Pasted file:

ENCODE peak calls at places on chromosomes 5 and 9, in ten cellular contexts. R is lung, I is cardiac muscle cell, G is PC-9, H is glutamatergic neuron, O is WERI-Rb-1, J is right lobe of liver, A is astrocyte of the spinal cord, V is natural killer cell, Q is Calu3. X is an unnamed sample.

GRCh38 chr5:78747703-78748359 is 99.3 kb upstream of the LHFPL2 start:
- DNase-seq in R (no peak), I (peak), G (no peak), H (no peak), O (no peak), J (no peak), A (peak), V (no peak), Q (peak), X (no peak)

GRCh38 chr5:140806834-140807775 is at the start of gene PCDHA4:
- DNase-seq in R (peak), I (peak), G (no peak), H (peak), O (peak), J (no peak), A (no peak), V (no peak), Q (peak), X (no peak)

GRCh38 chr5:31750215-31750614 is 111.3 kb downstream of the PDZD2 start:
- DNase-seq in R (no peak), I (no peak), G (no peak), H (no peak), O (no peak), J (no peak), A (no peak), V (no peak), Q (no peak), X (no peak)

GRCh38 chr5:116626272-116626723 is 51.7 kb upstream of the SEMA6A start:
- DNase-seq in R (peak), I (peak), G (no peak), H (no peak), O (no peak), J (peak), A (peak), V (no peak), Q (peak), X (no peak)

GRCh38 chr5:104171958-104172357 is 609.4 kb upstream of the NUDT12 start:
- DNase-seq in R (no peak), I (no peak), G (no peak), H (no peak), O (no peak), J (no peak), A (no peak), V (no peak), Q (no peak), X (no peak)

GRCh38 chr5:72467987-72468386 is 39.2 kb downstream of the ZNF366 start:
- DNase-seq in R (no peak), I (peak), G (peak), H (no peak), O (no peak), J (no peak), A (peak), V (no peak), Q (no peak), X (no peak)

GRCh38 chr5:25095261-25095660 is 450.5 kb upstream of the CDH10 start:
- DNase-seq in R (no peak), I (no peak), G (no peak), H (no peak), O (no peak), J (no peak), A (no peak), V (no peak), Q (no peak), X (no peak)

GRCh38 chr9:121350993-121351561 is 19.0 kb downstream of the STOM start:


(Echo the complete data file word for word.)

ENCODE peak calls at places on chromosomes 5 and 9, in ten cellular contexts. R is lung, I is cardiac muscle cell, G is PC-9, H is glutamatergic neuron, O is WERI-Rb-1, J is right lobe of liver, A is astrocyte of the spinal cord, V is natural killer cell, Q is Calu3. X is an unnamed sample.

GRCh38 chr5:78747703-78748359 is 99.3 kb upstream of the LHFPL2 start:
- DNase-seq in R (no peak), I (peak), G (no peak), H (no peak), O (no peak), J (no peak), A (peak), V (no peak), Q (peak), X (no peak)

GRCh38 chr5:140806834-140807775 is at the start of gene PCDHA4:
- DNase-seq in R (peak), I (peak), G (no peak), H (peak), O (peak), J (no peak), A (no peak), V (no peak), Q (peak), X (no peak)

GRCh38 chr5:31750215-31750614 is 111.3 kb downstream of the PDZD2 start:
- DNase-seq in R (no peak), I (no peak), G (no peak), H (no peak), O (no peak), J (no peak), A (no peak), V (no peak), Q (no peak), X (no peak)

GRCh38 chr5:116626272-116626723 is 51.7 kb upstream of the SEMA6A start:
- DNase-seq in R (peak), I (peak), G (no peak), H (no peak), O (no peak), J (peak), A (peak), V (no peak), Q (peak), X (no peak)

GRCh38 chr5:104171958-104172357 is 609.4 kb upstream of the NUDT12 start:
- DNase-seq in R (no peak), I (no peak), G (no peak), H (no peak), O (no peak), J (no peak), A (no peak), V (no peak), Q (no peak), X (no peak)

GRCh38 chr5:72467987-72468386 is 39.2 kb downstream of the ZNF366 start:
- DNase-seq in R (no peak), I (peak), G (peak), H (no peak), O (no peak), J (no peak), A (peak), V (no peak), Q (no peak), X (no peak)

GRCh38 chr5:25095261-25095660 is 450.5 kb upstream of the CDH10 start:
- DNase-seq in R (no peak), I (no peak), G (no peak), H (no peak), O (no peak), J (no peak), A (no peak), V (no peak), Q (no peak), X (no peak)

GRCh38 chr9:121350993-121351561 is 19.0 kb downstream of the STOM start: